Wall Street on Parade | Oct. 21, 2022
Goodbye Liz Truss. We hardly knew ye.
Yesterday, Liz Truss announced she would resign as Prime Minister of the U.K. after just 44 days in office. That’s a new one for the record books in the U.K.
In her brief span in office, Truss had managed to create a financial crisis in the sovereign debt market, force a bailout by the Bank of England, trigger alarm bells about the safety of pension plans in the U.K., and fire her Finance Minister. All of these events are interconnected. Here’s the short version:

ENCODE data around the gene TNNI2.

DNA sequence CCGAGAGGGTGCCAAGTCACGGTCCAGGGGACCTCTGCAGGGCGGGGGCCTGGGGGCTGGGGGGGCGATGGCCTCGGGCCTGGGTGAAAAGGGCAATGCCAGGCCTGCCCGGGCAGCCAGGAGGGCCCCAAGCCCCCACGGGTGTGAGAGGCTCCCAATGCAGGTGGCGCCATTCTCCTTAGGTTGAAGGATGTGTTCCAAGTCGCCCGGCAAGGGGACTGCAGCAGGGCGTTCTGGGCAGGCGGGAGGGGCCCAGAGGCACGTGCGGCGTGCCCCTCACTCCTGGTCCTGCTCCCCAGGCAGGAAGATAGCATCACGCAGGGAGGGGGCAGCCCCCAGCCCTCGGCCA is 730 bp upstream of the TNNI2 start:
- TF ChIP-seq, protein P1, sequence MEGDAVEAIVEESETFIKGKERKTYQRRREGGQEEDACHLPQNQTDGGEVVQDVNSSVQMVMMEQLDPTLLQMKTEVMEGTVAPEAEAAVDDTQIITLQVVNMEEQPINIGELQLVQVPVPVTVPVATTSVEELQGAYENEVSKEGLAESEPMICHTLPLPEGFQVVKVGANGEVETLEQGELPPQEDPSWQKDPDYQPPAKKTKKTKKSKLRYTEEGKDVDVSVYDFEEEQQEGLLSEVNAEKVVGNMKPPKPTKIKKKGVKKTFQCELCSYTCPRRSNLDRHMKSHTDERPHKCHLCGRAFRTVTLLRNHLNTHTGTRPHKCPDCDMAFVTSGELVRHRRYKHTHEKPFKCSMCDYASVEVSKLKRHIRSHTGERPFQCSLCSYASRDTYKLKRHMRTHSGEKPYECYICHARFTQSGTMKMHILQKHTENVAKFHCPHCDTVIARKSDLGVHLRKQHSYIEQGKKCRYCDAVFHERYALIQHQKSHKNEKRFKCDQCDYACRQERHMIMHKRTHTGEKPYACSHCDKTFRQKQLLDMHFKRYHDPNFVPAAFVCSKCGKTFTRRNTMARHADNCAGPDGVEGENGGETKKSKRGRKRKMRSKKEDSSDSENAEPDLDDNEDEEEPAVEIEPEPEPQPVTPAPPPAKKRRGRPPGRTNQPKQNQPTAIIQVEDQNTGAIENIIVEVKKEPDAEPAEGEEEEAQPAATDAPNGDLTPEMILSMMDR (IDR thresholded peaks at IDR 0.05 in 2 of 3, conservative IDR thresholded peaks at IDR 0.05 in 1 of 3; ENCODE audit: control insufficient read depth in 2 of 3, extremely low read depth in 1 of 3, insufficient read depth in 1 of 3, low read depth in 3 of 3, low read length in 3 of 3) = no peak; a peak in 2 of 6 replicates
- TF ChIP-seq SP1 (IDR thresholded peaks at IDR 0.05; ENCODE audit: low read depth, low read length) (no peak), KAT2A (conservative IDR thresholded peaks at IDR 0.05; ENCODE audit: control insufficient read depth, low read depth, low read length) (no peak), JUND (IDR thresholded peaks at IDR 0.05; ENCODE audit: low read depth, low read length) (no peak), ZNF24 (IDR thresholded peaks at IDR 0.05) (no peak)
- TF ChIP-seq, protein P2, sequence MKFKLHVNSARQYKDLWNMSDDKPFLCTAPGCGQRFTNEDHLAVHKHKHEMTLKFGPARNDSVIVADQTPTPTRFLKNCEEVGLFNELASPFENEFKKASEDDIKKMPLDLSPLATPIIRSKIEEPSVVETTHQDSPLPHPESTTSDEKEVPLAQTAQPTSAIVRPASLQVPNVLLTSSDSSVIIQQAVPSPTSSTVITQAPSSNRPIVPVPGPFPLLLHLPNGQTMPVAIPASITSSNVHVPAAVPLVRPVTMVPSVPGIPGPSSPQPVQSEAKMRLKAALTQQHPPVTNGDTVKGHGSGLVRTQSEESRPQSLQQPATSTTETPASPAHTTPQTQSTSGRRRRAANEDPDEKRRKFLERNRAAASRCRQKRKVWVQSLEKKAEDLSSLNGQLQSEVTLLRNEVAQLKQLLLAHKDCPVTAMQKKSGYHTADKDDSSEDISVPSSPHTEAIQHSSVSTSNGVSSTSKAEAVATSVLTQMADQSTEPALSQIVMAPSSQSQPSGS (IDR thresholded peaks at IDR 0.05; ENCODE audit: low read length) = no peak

On September 23 Truss’ Finance Minister (the Chancellor of the Exchequer) Kwasi Kwarteng announced big tax cuts which had to be funded through higher government borrowing because the Truss government had no clear plan for how to pay for them. This was interpreted by debt markets to mean bigger deficits, which sent the pound plunging, the bond market tanking and yields on longer-dated British bonds soaring. (When yields spike, the value of the underlying bond suffers losses. Plummeting bond prices, in turn, are bad for portfolios holding them. When leverage and derivatives are involved in those bond portfolios, losses are magnified.)